The overall top three of this category was:

First place: Humpert and Others v. Germany – 35.83%

Second place: A.M. and Others v. Poland – 26.67%

Third place: Y. v. France – 14.17%

Best Separate Opinion of 2023

Finally, in the category of Best Separate Opinion of 2023, with an overwhelmingly convincing share of 64.43% of all votes cast, the winner is… Judge Serghides in Semenya v. Switzerland!

The case of Semenya v. Switzerland concerns the application of the regulations introduced by the International Association of Athletics Federations (IAAF) on the eligibility for athletes with ‘differences of sex development’ to be categorised as female athletes. Under these regulations, the applicant in the case, a South African Olympian gold medallist, would have had to submit to invasive hormone treatment with the aim of lowering her testosterone levels in order to be allowed to participate in the female category of international sports competitions. The Court found violations of Article 14 in conjunction with Article 8, and Article 13 in combination with Articles 8 and 14.

In his Partly Concurring, Partly Dissenting Opinion, Judge Serghides emphasised the impossible choice with which intersex athletes are faced on account of these regulations. On the one hand, the applicant’s ability to compete in international competitions touches on her very identity. Accordingly, the IAAF Regulations undermined her right to privacy, her physical and psychological integrity, her identity and her right to self-determination, all of which enjoy protection under Article 8. On the other hand, Article 3 of the Convention protects the applicant from any infringement upon her bodily autonomy and therefore grants her the right not to undergo any surgical treatment unless with her explicit consent. By ordering her to submit to hormone treatment, the applicant was essentially forced to choose between waiving her rights under either Article 3 or Article 8. Judge Serghides stressed that this would violate Member States’ positive obligation to ensure that individuals should not be making forced choices as to their rights under the Convention.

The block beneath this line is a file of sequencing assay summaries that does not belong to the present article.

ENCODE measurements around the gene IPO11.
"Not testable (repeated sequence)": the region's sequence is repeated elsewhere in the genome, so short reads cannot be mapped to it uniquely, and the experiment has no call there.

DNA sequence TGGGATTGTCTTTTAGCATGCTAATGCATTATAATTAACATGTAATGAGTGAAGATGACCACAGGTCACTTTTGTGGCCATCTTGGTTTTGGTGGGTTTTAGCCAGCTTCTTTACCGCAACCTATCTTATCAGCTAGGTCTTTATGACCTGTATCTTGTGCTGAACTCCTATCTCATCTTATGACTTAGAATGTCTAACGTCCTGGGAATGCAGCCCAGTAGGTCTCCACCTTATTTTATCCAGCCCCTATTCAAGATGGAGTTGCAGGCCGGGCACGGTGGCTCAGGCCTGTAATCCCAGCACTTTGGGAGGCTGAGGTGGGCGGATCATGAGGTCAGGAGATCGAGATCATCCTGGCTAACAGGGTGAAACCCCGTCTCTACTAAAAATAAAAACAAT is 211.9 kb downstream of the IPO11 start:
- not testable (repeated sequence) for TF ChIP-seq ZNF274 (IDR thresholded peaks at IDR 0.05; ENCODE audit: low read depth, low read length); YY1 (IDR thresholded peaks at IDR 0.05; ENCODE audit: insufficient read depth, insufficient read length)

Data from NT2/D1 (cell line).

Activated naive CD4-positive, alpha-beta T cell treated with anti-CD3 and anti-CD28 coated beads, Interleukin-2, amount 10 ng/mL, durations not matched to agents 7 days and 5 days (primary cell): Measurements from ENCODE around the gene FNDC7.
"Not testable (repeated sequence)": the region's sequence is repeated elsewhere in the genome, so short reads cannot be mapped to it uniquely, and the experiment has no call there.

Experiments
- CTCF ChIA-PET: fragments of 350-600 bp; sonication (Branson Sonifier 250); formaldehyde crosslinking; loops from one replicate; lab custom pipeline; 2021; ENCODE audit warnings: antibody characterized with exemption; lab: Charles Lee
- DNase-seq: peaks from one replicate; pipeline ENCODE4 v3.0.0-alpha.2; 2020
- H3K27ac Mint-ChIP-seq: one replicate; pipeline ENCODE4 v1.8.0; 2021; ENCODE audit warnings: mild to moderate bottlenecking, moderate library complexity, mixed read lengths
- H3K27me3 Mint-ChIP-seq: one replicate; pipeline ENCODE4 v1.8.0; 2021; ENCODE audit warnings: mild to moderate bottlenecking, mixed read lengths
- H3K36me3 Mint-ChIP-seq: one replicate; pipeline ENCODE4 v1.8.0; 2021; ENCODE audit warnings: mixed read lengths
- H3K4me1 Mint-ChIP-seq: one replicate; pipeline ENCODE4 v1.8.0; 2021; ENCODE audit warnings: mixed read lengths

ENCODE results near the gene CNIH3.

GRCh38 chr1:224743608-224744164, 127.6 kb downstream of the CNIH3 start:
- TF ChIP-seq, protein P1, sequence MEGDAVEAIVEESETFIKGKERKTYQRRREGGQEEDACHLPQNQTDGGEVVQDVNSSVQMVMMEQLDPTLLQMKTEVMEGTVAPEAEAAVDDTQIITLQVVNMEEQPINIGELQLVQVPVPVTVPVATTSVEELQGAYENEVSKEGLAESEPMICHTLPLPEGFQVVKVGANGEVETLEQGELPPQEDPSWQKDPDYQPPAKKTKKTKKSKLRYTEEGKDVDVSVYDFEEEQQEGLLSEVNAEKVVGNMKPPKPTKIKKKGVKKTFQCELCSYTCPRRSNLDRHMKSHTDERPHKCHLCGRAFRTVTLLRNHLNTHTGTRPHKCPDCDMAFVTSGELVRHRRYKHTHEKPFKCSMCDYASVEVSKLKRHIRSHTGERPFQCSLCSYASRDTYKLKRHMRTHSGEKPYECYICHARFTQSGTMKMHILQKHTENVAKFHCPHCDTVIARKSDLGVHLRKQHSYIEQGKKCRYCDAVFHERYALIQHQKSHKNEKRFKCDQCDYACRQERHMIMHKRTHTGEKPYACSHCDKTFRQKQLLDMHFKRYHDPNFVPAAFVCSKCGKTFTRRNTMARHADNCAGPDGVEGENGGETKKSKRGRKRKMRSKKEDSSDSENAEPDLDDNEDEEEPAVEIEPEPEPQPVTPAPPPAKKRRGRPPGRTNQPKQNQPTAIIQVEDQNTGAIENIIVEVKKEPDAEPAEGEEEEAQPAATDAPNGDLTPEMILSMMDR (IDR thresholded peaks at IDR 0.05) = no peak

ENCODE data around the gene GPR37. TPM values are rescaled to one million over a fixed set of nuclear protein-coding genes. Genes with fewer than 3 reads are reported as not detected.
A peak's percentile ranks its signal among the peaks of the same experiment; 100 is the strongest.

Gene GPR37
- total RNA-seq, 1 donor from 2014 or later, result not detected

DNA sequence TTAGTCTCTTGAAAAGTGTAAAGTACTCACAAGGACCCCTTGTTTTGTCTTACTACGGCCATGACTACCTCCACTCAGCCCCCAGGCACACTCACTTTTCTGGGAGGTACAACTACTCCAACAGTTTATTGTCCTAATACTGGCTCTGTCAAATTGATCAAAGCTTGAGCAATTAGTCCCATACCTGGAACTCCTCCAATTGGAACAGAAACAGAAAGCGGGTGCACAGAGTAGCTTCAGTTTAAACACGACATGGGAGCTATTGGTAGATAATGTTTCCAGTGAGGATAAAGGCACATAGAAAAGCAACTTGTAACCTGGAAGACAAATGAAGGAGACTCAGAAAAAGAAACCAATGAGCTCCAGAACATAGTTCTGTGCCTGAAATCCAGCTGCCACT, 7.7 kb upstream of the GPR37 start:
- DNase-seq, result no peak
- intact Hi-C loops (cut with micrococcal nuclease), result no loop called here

By the margin of this victory, it appears that our readers echo Judge Serghides’s concerns about the continued discrimination and stigmatisation which intersex athletes face in international sports competitions. On 6 November 2023, the case of Semenya v. Switzerland was referred to the Grand Chamber at the Swiss government’s request. It remains to be seen in which direction the Grand Chamber will go in its judgment and whether this judgment will reflect some of the points raised by Judge Serghides in his Separate Opinion to the Chamber judgment.

The overall top three of this category was:

First place: Partly Concurring, Partly Dissenting Opinion of Judge Serghides in Semenya v. Switzerland – 64.43%

Second place: Joint Dissenting Opinion of Judges Wojtyczek and Zünd in Sanchez v. France – 14.77%

Third place: Partly Dissenting Opinion of Judge Pavli, joined by Judge Motoc in Fedotova and Others v. Russia – 9.40%

Once again, we would like to thank everyone for participating in the voting! We welcome you to share your views on the results in the comments section below. In the meantime, we will continue providing you with interesting blog posts on the case law of the European Court of Human Rights and we promise we will be back with a new ‘Best and Worst’ voting poll next year!

Print Friendly, PDF & Email

Related posts

Leave a Reply

Your email address will not be published. Required fields are marked *


  • Janeth Hoerr says:

    Thankyou for this rattling post, I am glad I detected this website on yahoo.

  • Christopher Wentling says:

    I love looking through a post that will make people think. Also, thank you for allowing me to comment!